Social Life Under Cover: Tree Canopy and Social Capital in Baltimore, Maryland

Meghan T. Holtan, Susan L. Dieterlen, William C. Sullivan

Research output: Contribution to journalArticlepeer-review


To what extent does the density of the tree cover in a city relate to the amount of social capital among neighbors? To address this question, we linked social survey data (N = 361) from the Baltimore Ecosystem Study with socioeconomic, urban form, and green space data at the census block group level using a geographic information system. We found a systematically positive relationship between the density of urban tree canopy at the neighborhood block group level and the amount of social capital at the individual level (r =.241, p <.01). Multiple regression analyses showed that tree canopy added a 22.72% increase in explanatory power to the model for social capital. This research adds a new variable—neighborhood tree canopy—to the typologies of green space that affect human social connection. Trees are a relatively inexpensive and easy intervention to enhance the strength of social ties among neighbors.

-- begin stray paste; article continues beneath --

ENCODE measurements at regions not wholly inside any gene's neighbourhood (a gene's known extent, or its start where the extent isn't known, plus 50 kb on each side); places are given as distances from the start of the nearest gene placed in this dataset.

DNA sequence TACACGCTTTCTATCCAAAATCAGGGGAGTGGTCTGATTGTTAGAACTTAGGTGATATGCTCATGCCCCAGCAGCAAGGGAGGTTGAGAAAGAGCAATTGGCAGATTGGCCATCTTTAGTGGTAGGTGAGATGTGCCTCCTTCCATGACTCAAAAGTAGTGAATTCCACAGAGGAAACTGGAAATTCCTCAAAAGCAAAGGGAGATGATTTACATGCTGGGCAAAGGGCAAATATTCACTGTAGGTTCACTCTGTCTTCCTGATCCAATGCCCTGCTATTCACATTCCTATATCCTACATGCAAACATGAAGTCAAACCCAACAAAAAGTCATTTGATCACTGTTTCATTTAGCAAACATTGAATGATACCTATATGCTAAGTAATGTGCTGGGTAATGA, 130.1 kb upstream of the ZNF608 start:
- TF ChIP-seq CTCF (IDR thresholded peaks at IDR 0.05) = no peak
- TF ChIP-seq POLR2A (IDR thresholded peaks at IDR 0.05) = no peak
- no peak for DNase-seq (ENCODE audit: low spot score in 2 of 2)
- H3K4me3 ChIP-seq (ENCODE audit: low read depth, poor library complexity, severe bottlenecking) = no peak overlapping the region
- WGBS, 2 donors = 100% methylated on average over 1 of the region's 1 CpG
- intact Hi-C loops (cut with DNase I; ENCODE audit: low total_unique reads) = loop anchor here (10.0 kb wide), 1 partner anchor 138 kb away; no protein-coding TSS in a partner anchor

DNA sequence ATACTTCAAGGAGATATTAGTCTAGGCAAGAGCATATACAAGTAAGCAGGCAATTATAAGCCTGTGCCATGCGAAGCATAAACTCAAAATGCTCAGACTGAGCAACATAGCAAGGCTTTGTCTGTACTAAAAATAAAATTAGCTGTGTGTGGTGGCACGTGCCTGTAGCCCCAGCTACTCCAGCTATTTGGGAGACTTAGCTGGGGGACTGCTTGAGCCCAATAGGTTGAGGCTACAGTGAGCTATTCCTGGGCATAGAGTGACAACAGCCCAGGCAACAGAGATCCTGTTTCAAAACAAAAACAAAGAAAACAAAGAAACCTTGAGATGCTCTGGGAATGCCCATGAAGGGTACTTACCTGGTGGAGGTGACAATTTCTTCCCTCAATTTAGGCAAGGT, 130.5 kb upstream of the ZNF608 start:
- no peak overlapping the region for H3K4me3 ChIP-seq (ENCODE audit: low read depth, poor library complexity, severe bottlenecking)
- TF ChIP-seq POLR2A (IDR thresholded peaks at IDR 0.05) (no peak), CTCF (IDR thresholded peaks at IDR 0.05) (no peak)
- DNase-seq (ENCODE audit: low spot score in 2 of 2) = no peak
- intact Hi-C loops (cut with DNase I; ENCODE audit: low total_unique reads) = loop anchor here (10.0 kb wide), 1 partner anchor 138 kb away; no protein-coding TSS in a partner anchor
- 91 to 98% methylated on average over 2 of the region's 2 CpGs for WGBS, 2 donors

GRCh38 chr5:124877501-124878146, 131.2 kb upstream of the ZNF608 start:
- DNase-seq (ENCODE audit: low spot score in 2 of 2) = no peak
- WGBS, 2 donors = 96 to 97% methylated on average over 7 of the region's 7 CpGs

Original languageEnglish (US)
Pages (from-to)502-525
Number of pages24
JournalEnvironment and Behavior
Issue number5
StatePublished - Jun 4 2015


  • ecosystem services
  • green space
  • neighborhoods
  • social capital
  • tree canopy

ASJC Scopus subject areas

  • General Environmental Science


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